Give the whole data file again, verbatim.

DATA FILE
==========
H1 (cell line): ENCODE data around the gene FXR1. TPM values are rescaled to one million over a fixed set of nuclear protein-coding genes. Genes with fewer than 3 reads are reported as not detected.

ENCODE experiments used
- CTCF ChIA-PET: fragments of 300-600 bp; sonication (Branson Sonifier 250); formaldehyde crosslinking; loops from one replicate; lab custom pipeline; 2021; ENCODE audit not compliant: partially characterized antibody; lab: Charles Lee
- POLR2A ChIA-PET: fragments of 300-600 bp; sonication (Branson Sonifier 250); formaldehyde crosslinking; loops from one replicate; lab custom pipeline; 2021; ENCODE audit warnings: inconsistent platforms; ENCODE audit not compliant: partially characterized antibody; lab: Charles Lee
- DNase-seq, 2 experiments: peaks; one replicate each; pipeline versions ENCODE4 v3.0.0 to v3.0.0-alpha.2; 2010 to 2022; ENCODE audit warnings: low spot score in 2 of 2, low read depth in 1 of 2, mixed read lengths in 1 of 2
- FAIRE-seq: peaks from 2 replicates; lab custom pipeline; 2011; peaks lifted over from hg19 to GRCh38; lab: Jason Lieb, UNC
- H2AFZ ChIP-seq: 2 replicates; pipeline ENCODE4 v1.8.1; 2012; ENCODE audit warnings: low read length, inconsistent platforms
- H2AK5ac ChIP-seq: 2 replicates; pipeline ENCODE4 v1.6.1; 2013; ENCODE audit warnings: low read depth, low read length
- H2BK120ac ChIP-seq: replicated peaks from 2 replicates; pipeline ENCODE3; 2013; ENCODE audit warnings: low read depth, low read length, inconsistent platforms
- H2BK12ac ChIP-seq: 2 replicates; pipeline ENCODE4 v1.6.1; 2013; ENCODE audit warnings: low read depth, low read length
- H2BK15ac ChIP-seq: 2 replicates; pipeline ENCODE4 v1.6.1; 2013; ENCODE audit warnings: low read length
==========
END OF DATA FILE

H1 (cell line): ENCODE data around the gene FXR1. TPM values are rescaled to one million over a fixed set of nuclear protein-coding genes. Genes with fewer than 3 reads are reported as not detected.

ENCODE experiments used
- CTCF ChIA-PET: fragments of 300-600 bp; sonication (Branson Sonifier 250); formaldehyde crosslinking; loops from one replicate; lab custom pipeline; 2021; ENCODE audit not compliant: partially characterized antibody; lab: Charles Lee
- POLR2A ChIA-PET: fragments of 300-600 bp; sonication (Branson Sonifier 250); formaldehyde crosslinking; loops from one replicate; lab custom pipeline; 2021; ENCODE audit warnings: inconsistent platforms; ENCODE audit not compliant: partially characterized antibody; lab: Charles Lee
- DNase-seq, 2 experiments: peaks; one replicate each; pipeline versions ENCODE4 v3.0.0 to v3.0.0-alpha.2; 2010 to 2022; ENCODE audit warnings: low spot score in 2 of 2, low read depth in 1 of 2, mixed read lengths in 1 of 2
- FAIRE-seq: peaks from 2 replicates; lab custom pipeline; 2011; peaks lifted over from hg19 to GRCh38; lab: Jason Lieb, UNC
- H2AFZ ChIP-seq: 2 replicates; pipeline ENCODE4 v1.8.1; 2012; ENCODE audit warnings: low read length, inconsistent platforms
- H2AK5ac ChIP-seq: 2 replicates; pipeline ENCODE4 v1.6.1; 2013; ENCODE audit warnings: low read depth, low read length
- H2BK120ac ChIP-seq: replicated peaks from 2 replicates; pipeline ENCODE3; 2013; ENCODE audit warnings: low read depth, low read length, inconsistent platforms
- H2BK12ac ChIP-seq: 2 replicates; pipeline ENCODE4 v1.6.1; 2013; ENCODE audit warnings: low read depth, low read length
- H2BK15ac ChIP-seq: 2 replicates; pipeline ENCODE4 v1.6.1; 2013; ENCODE audit warnings: low read length